Data and Statistics
Cost of ADHD
The Science of ADHD
The Importance of Science
Understanding Research Studies
Levels of Evidence for ADHD Interventions
Treatment of ADHD
Complementary and Other Interventions
Neurofeedback (EEG Biofeedback)
Fish Oil Supplements and ADHD
Nutrition and ADHD
Questions and Answers
Carrying Your Medication
ADHD, Sleep and Sleep Disorders
Disruptive Behavior Disorders
Tics and Tourette Syndrome
Professionals Who Diagnose and Treat ADHD
Hospital and University ADHD Centers
Insurance and Public Benefits
The Insurance System
Paying for Medications
Private Health Insurance
Public Health Insurance
Frequently Asked Questions about ADHD
Myths and Misunderstandings
Glossary of Terms
ADHD in the News
Fact Sheets on ADHD
For Parents & Caregivers
Parent Training and Education
Social Skills Interventions
Coexisting Conditions in Children
Pediatric Bipolar Disorder
Substance Abuse and ADHD
Common Coexisting Conditions in Children
Preschoolers and ADHD
Behavioral Therapy for Young Children
ADHD and Childcare
Diagnosing ADHD in Adolescence
Treatment of Teens with ADHD
ADHD Information for Teens
Parenting Teens with ADHD
Questions and Answers
Teens with ADHD and Driving
Teens and Driving
Medication Abuse and Diversion
Individuals with Disabilities Education Act
Requesting an Evaluation in Public Schools
Tips for Working with the School
Tips for Talking to Teachers about ADHD
Finding the Right College
Disclosing ADHD During the Admissions Process
Succeeding in College with ADHD
Scholarships & Financial Aid
Questions and Answers
Tips for Completing Homework
How to Communicate with your Child’s Teacher
Homework Help for ADHD
Surviving the Holidays with ADHD
Diagnosis of ADHD
Diagnosing ADHD in Adults
ADHD and the Military
How to Succeed in the Workplace
Laws and Legal Protections
Americans with Disabilities - ADA & ADAAA
Legal Rights in Higher Education and the Workplace
Family and Medical Leave Act (FMLA)
Finding an Attorney or Legal Advocate
Living with ADHD: A Lifespan Disorder
Women and Girls
ADHD Medication and Pregnancy
ADHD and Driving
Organization and Time Management
Relationships & Social Skills
Marriage and Partnerships
Social Skills in Adults with ADHD
Mastering Social Skills
Time Management: Step-By-Step with a Day Planner
Apps for ADHD
For Healthcare Professionals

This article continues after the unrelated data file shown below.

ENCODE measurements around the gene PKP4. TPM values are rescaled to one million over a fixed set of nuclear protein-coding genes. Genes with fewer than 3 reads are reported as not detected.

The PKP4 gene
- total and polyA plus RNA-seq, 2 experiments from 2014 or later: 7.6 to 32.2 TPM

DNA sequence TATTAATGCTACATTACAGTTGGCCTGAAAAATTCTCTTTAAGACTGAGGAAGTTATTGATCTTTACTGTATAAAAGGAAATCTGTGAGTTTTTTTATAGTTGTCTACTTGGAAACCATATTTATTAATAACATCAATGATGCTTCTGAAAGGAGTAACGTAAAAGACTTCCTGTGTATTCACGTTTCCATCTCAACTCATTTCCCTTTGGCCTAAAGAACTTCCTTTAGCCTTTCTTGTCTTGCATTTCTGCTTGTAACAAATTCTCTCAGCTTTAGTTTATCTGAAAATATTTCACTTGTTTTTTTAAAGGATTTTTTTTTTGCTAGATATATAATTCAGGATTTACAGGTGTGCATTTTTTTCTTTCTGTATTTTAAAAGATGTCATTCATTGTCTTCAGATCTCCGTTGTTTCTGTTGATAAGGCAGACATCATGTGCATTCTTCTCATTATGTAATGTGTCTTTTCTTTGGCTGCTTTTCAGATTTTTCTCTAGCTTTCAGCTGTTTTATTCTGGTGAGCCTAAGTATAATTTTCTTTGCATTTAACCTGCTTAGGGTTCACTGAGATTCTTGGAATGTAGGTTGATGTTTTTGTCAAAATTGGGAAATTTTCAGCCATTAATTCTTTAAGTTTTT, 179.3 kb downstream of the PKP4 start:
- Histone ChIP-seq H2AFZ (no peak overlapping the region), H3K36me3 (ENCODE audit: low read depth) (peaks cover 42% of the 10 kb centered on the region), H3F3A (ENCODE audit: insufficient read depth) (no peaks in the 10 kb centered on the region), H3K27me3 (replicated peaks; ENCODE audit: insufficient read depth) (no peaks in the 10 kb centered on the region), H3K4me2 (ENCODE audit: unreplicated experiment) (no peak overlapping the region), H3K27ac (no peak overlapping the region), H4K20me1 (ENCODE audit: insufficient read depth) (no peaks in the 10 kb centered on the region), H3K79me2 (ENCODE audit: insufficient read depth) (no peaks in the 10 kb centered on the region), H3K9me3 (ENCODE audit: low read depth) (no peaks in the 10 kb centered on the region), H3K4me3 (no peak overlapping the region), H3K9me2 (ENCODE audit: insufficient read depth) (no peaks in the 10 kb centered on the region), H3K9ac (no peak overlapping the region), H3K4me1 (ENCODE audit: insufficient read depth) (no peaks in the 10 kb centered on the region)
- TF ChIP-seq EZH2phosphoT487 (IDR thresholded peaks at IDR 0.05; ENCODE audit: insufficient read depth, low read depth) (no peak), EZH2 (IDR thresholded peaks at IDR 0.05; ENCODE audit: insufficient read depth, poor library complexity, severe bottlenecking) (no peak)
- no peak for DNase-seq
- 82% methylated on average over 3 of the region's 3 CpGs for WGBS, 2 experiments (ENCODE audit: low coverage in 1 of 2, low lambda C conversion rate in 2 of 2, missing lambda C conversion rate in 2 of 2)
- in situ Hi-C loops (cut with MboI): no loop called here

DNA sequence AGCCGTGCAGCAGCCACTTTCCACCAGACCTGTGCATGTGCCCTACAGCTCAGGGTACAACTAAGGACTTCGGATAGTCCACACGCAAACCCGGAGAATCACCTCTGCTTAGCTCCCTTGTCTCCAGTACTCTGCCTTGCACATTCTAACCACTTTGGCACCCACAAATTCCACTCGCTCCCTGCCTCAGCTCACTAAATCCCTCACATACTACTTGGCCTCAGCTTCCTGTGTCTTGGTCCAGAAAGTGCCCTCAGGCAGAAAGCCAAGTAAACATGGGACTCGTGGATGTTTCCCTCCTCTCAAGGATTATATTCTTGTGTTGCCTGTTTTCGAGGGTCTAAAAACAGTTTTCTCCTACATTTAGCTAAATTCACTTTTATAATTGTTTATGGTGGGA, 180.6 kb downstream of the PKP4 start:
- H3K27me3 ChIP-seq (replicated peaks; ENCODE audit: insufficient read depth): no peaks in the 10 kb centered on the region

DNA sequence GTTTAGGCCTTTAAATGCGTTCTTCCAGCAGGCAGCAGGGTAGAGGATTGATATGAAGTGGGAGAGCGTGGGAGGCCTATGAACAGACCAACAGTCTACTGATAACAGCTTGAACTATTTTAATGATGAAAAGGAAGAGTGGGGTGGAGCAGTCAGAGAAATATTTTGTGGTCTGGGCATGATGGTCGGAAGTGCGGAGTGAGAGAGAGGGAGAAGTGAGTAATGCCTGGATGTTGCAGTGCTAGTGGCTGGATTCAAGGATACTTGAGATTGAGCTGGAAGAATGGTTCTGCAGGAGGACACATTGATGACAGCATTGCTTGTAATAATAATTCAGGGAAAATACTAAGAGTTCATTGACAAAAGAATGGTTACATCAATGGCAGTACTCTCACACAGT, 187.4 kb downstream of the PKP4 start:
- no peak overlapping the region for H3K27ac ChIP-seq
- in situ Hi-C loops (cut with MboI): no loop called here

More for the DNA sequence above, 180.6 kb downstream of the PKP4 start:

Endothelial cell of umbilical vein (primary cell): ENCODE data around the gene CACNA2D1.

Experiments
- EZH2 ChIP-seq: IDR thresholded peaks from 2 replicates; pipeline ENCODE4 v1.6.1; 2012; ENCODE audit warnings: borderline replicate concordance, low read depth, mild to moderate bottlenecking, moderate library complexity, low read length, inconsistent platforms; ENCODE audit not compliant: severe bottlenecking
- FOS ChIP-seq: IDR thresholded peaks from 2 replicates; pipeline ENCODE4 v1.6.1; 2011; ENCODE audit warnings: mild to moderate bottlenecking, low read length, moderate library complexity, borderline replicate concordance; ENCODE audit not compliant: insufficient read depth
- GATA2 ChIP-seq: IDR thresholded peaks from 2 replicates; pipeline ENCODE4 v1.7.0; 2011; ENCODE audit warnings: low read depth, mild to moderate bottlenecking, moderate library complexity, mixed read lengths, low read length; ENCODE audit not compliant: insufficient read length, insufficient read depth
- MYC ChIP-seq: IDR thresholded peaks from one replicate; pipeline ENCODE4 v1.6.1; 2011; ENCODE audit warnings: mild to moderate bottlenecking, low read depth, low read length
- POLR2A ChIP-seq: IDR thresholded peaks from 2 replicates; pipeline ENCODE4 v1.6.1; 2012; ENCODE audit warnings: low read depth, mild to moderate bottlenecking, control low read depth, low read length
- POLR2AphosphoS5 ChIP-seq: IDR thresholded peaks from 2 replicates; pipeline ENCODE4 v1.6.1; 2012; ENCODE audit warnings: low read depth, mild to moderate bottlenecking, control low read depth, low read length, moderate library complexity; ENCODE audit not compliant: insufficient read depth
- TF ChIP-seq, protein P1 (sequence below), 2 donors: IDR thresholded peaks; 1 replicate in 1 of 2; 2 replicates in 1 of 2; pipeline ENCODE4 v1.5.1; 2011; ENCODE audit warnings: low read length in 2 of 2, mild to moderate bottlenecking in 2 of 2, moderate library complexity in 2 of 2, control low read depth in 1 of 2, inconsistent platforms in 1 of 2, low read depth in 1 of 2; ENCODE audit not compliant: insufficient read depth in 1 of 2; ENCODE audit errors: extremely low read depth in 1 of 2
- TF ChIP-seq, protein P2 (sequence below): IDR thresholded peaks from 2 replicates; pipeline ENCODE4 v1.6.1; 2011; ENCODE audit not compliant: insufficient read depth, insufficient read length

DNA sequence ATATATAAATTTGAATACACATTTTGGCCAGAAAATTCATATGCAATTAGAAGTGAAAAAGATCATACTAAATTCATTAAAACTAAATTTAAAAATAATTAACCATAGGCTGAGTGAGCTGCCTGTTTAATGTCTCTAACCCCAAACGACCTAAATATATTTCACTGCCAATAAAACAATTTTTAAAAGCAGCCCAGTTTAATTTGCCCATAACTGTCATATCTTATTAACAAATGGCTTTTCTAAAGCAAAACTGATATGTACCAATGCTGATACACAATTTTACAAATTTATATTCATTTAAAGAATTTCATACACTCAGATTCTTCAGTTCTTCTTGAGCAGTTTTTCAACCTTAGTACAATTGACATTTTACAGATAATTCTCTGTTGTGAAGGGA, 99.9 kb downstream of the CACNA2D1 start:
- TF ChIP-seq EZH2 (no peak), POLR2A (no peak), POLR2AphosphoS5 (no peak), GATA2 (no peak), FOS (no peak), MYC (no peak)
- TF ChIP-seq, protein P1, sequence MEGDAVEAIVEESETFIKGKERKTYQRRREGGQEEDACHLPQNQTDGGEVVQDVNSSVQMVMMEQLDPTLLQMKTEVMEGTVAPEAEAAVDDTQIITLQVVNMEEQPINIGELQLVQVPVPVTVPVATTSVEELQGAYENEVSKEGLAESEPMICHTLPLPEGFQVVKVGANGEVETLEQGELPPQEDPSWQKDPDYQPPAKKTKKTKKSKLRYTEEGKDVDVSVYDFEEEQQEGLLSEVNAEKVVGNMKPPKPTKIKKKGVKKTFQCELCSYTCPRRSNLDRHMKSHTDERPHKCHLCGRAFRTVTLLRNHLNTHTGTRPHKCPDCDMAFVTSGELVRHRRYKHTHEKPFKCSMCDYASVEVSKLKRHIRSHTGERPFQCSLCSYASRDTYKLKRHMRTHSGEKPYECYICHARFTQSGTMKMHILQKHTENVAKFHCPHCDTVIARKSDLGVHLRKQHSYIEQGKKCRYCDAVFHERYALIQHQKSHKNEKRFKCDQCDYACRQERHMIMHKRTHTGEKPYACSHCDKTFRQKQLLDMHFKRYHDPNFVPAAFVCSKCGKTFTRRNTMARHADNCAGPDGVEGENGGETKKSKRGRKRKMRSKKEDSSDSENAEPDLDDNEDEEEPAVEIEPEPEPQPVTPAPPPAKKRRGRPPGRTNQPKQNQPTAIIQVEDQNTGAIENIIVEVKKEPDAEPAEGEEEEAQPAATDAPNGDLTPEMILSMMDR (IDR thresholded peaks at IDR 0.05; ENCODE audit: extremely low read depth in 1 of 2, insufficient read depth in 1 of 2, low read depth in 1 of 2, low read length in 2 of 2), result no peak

Clinical Practice Guidelines
The ADHD Diagnostic Process
Diagnosis in Adults
Diagnosis in Children
Clinical Practice Tools
Evaluation and Assessment Tools
Rating Scales and Checklists
Treatment of Adults
The Role of Medication
Teacher Training on ADHD
Tips for Teachers Video Series
Recursos en español
Tips and Resources
Medical Benefit Program
Start a Group
Current CHADD Volunteers
Volunteer Leader Center
Login to your CHADD email
Edit your website
Other Local Support Resources
Find a Study
Post a Research Study
Young Scientist Awards
CHADD's Amazon Store
P2P On Demand Webinars
CHADD Advocacy Manual
Training & Events
2018 Conference on ADHD
2017 Annual International Conference on ADHD
2017 Conference Web Site
Pre Conference Handouts -Thursday 11/9/17
General Conference Handouts -Friday 11/10/17
General Conference Handouts - Saturday 11/11/17
General Conference Handouts - Sunday 11/12/17
Conference Program Book
Order the 2017 CHADD Conference In-A-Box
ADHD Awareness Month
ADHD Awareness Month Calendar
Ask the Expert
Ask the Expert Educator Edition
Parent to Parent Program
P2P On Demand Sessions
Family Training on ADHD In Your Community
Teacher to Teacher
Teacher to Teacher - School System
Calendar of Events
Training for Professionals
Health Care Providers
Training for Parents
Transitioning to Adulthood
Find a Chapter
Local Affiliate Resources
Tools and Resources
Start a Group
Recruitment & Retention Tools
Renew My Membership
The ADHD Tool Kit
Membership Types and Benefits
Get Listed in CHADD's Resource Directory
JOIN CHADD - International Membership
JOIN CHADD - US Membership
Attention Magazine Subscriptions
Attention Magazine - Digital Editions
Membership Perks - Dining Shopping & More
CHADD Discount Advantage Programs
Mission and History
National Resource Center
Boards and Staff
Board of Directors
Professional Advisory Board
Public Policy Committee